General Session: Cervical Motion Preservation

Presented by: M. Scott-Young - View Audio/Video Presentation (Members Only)


M. Scott-Young(1,2), L. McEntee(1,2), S.M. Lee(2), I.-M. Luukkonen(2)

(1) Bond University, Faculty of Health Sciences & Medicine, Gold Coast, QLD, Australia
(2) Gold Coast Spine, Southport, QLD, Australia


Although several studies have established the potential benefits of motion preservation in the presence of single level disease when using cervical total disc replacement (CTDR) compared to anterior cervical decompression fusion (ACDF), there are few studies looking into the efficacy of multi-level CTDR when treating multi-level cervical degenerative disc disease (DDD). The optimal surgical intervention remains controversial for multi-level disease, with some studies having proposed a hybrid surgical technique involving a combination of both CTDR and ACDF. The cervical hybrid has been shown to be superior to multi-level ACDF in some clinical studies but outcomes compared to multi-level CTDR are less well described. The purpose of this paper is to compare the clinical outcomes and incidence of revision in multi-level CTDR compared to the hybrid technique for treating multi-level cervical DDD at 2 year follow-up.
A retrospective review of prospective data of 77 patients operated between 2004 and 2014, with 2 or 3 level cervical DDD was conducted. 37 patients underwent a cervical hybrid whilst 40 patients had a multi-level CTDR. The incidence of revision surgery was also documented at 2 years and the outcomes scores of these patients were excluded from the point of their revision surgery. Complications related to these surgeries was documented at 2 years and pre-operative diagnosis was compared between the two groups. Outcome measures including neck and arm pain Visual Analogue Scores (VAS) and Neck Disability Index (NDI) were collected pre-operatively and at 3, 6, 12 and 24 months post-operatively for both groups. Statistical analysis was conducted on the outcome measures using a two tailed paired T-test with an alpha level of 0.05 and a Chi-Square analysis was conducted to compare the incidence of revision rates, pre-operative diagnosis and complications.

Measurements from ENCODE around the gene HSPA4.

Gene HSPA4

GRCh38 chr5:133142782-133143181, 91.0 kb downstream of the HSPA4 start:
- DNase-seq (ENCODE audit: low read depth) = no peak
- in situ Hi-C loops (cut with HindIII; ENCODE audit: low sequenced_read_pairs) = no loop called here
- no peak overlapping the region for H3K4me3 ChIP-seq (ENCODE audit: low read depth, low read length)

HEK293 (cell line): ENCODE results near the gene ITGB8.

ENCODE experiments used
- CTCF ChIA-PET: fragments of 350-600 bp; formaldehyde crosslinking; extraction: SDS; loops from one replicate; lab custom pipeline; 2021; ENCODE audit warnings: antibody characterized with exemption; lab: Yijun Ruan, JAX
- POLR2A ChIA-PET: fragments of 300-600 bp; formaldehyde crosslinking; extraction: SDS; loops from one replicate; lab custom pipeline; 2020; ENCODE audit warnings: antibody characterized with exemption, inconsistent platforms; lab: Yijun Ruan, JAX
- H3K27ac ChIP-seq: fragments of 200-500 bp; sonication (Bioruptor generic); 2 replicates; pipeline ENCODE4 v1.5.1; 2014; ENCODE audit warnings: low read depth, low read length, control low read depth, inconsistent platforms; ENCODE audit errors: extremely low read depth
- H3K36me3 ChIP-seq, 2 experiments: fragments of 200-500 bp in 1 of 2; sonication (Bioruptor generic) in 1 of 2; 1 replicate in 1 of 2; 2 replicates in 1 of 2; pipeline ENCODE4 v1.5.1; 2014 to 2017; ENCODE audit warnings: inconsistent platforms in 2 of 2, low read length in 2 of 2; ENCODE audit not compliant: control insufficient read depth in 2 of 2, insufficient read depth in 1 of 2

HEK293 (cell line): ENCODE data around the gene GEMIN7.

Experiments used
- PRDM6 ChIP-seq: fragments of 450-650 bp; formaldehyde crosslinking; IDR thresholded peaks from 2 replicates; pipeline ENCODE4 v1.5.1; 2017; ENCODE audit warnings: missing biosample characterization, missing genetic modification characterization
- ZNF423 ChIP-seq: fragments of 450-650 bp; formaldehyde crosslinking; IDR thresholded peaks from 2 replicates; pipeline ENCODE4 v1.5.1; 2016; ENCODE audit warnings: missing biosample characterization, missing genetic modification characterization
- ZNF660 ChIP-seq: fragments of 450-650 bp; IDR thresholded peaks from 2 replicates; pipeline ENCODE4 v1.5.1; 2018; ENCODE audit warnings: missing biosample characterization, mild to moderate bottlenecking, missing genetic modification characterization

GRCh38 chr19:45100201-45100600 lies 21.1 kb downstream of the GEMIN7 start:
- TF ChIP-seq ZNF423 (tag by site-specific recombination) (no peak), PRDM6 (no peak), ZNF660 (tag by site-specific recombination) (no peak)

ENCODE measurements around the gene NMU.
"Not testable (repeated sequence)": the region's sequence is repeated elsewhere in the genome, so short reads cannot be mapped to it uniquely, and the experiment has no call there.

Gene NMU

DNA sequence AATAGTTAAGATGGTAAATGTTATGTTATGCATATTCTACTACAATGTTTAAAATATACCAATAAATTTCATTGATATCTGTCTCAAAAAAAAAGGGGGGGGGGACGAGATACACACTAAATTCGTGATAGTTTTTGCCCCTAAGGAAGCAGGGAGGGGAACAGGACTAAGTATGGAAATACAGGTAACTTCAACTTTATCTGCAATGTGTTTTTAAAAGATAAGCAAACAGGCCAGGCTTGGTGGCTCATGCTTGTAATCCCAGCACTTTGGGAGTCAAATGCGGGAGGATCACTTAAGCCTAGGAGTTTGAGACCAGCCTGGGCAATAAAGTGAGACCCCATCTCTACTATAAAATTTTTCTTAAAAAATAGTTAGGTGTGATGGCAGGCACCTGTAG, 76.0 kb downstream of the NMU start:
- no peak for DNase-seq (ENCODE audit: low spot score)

There was no difference between the multi-level CTDR and hybrid groups in the presence of pre-operative cervical spondolytic radiculopathy (p=.075), myelopathy (p=.895) or combined radiculopathy and myelopathy (p=.883). Both groups had statistically significant improvements in clinical outcomes at all post-operative follow-ups compared to baseline. Further, when comparing the two groups, multi-level CTDR had statistically significant better VAS neck pain outcomes at 6 months (p=.025) and 24 months (p=.009) post-operative follow-up and VAS arm pain at 24 months (p=.023). In regards to revision rates, there was no statistically significant difference (p=.194) at 2 years between the cervical hybrid (3%) and multi-level CTDR (10%), although there was a trend towards a higher revision rate in the multi-level CTDR group. This lack of statistically significant difference and trend was also the case for surgical complications. With respect to revision, all hybrids were treated with a vertebrectomy whilst all multi-level CTDR had 1 or more of the CTDR levels converted to an ACDF.
This study shows that statistically significant pain reduction and functional improvement can be achieved with both multi-level CTDR and cervical hybrids when treating multi-level cervical DDD. Although the multi-level CTDR group showed superior neck pain reduction compared to the cervical hybrid group, the need for early revision surgery was higher. The complication and revision rate is low in the cervical hybrid group, which suggests cervical hybrids are safe and effective in treating multi-level cervical DDD.